US, 1977, 113 minutes, Colour.
Marsha Mason, Anthony Hopkins, John Beck, Susan Swift.
Directed by Robert Wise.
Interest in reincarnation is age-old, well pre-dating the 70s cinema trend of delving into the transcendent, the preternatural and the occult. It is no surprise then, that reincarnation should be the subject of eerie thrills. Plausibility is sought in the screenplay. However, the torment experienced by Ivy/Audrey Rose and the alarming hypnosis session at the end of the film are no encouragement to believe in reincarnation. Susan Swift is excellent as the little
girl, Anthony Hopkins and Marsha Mason doing their best as tormented adults and John Beck as one of the most obnoxious of screen fathers. This is a reasonably interesting film of its kind. A comparison could be made with The Reincarnation of Peter Proud.
1. The 70s interest in the supra-natural? The place of this film within the genres? Thriller, excitement? Plausible, realistic, fiction?
2. The focus of the title on the girl's name? The mysterious name for Ivy? The indication of reincarnation?
3. The importance of the modern atmosphere for the plausibility? Colour, the presentation of the city, the world of apartments, schools? The ordinary world in comparison with the world of the psyche? The atmosphere of the initial accident, the court room, the demonstration hypnotic session? The contribution of the music and the special effects?
4. Audience presuppositions about reincarnation? Its possibility, impossibility? The plausibility of reincarnation as explained in this instance? The testimony of the gurus, especially during the court session? The experience of the ending? The macabre aspects of one person occupying another? The nature of the soul, of existence, of personality? Enjoyment for a person who believes in reincarnation? For a person who does not?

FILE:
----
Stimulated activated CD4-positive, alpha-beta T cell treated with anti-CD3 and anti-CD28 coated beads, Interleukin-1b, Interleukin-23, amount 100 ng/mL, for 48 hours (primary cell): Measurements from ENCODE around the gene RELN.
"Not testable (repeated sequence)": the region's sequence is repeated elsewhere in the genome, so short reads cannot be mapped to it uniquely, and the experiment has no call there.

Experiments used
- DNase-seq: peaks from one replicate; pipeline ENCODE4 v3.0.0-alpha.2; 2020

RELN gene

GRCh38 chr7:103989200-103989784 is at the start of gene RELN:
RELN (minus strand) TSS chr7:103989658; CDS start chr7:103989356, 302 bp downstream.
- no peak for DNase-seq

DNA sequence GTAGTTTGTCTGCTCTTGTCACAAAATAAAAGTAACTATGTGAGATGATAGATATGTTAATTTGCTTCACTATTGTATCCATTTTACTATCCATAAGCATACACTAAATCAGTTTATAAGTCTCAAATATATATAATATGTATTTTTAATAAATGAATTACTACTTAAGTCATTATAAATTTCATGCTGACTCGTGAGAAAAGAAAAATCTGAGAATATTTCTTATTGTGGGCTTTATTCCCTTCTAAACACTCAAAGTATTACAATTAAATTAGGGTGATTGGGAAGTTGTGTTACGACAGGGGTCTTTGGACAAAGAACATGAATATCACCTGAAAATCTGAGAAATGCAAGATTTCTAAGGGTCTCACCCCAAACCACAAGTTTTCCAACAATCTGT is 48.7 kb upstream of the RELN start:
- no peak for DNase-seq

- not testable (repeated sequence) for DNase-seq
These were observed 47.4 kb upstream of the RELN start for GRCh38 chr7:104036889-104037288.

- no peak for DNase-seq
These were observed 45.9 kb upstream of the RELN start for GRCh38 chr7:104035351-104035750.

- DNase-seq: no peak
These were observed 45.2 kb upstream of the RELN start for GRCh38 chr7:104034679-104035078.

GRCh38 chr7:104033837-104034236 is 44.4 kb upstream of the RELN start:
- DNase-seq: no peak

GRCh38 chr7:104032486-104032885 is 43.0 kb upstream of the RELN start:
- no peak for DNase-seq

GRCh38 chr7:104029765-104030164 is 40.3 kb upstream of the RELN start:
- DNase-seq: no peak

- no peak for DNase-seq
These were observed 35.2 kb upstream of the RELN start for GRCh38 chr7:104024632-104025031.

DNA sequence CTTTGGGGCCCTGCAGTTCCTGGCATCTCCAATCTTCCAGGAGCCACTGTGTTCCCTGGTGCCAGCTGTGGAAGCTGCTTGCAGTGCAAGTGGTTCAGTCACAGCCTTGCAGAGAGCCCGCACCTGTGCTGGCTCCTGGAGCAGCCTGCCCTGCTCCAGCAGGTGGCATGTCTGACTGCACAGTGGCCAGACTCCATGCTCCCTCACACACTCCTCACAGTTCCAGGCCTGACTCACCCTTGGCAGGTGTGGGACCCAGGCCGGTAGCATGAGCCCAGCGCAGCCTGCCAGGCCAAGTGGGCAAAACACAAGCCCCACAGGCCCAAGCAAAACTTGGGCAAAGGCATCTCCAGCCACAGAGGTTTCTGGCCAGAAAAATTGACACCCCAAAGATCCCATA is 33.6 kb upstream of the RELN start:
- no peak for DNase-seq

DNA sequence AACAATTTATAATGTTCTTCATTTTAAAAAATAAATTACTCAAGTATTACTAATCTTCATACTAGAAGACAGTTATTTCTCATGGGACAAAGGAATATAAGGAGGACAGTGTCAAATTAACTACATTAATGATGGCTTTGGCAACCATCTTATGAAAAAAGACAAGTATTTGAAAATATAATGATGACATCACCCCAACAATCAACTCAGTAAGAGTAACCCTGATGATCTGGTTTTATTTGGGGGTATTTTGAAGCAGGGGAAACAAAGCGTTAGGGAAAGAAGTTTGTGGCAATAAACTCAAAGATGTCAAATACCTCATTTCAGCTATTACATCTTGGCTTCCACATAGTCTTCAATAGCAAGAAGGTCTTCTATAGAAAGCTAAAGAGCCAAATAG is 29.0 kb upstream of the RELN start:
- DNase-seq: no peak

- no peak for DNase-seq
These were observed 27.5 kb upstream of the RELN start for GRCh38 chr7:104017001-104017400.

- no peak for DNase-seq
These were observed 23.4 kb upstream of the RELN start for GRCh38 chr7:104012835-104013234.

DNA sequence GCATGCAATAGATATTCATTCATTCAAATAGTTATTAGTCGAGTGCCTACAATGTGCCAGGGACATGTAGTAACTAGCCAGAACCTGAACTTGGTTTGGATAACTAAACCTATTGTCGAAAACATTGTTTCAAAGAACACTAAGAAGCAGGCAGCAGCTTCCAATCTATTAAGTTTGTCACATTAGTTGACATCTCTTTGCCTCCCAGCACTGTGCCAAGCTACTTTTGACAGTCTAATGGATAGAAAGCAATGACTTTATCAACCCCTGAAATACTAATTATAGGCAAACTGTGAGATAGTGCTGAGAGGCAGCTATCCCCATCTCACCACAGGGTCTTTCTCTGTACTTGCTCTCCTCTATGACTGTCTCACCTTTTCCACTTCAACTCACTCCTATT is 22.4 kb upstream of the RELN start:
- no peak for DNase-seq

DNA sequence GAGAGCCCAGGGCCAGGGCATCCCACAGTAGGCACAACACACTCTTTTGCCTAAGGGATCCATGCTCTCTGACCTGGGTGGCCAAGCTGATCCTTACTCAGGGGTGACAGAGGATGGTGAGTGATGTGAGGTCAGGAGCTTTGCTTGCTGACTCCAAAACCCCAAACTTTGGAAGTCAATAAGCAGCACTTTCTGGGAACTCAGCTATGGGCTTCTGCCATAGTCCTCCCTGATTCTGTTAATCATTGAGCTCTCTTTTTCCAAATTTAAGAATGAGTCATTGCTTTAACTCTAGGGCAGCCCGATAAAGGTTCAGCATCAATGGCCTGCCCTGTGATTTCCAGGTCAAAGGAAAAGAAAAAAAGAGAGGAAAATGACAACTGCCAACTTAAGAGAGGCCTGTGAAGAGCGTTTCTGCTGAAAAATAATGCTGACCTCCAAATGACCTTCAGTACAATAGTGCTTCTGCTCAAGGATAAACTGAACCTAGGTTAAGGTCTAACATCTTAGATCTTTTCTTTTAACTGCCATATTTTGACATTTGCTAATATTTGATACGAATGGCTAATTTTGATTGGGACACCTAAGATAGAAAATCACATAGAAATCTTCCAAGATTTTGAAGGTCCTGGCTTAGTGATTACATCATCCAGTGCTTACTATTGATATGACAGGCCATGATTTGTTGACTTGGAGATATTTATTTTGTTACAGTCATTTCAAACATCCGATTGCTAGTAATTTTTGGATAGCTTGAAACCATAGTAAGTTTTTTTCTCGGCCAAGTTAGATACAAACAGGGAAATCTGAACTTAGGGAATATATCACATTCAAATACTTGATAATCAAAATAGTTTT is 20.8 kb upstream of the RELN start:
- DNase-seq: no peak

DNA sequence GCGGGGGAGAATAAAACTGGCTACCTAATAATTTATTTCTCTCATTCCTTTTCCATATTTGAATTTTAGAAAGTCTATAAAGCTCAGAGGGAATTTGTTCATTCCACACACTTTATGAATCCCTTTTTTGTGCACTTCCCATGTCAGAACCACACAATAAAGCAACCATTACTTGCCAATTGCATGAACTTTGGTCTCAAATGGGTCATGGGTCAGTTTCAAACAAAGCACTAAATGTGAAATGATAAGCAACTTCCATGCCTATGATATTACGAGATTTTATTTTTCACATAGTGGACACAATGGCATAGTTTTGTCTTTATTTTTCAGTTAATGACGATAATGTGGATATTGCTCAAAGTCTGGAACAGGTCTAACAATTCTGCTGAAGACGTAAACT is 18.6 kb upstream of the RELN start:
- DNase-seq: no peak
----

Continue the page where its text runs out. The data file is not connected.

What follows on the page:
5. The pros and cons of the experience of reincarnation? The film's seeming support of it, interest in the story, the straightforward way it was presented, the plausibility of the facts as presented, the quotation from the Bhagavad-Ghita? at the end? Yet the warnings against reincarnation because of the macabre experiences and Audrey Rose's death?
6. The tone of the prologue, the death of Audrey Rose? Its recapitulation in Ivy and her dreams and nightmares and experiencing Audrey Rose's death? As recapitulated and visualised during the hypnosis session? The ghastliness of Audrey Rose's cries, burning? As verbally described by witnesses? As lived in Ivy's nightmares?
7. The Templeton family as an ordinary family, city people, Americans, their lifestyle and values? The initial sequences of them enjoying themselves? The ominous presence of Elliott Hoover and his watching? Bill at work, Janice and her care for Ivy?
8. The presentation of Ivy? Susan Swift's skill in presenting the complex nature of Ivy, innocent, possessed by Audrey Rose, becoming Audrey Rose? The ordinariness of her life., her birthday, presents etc.?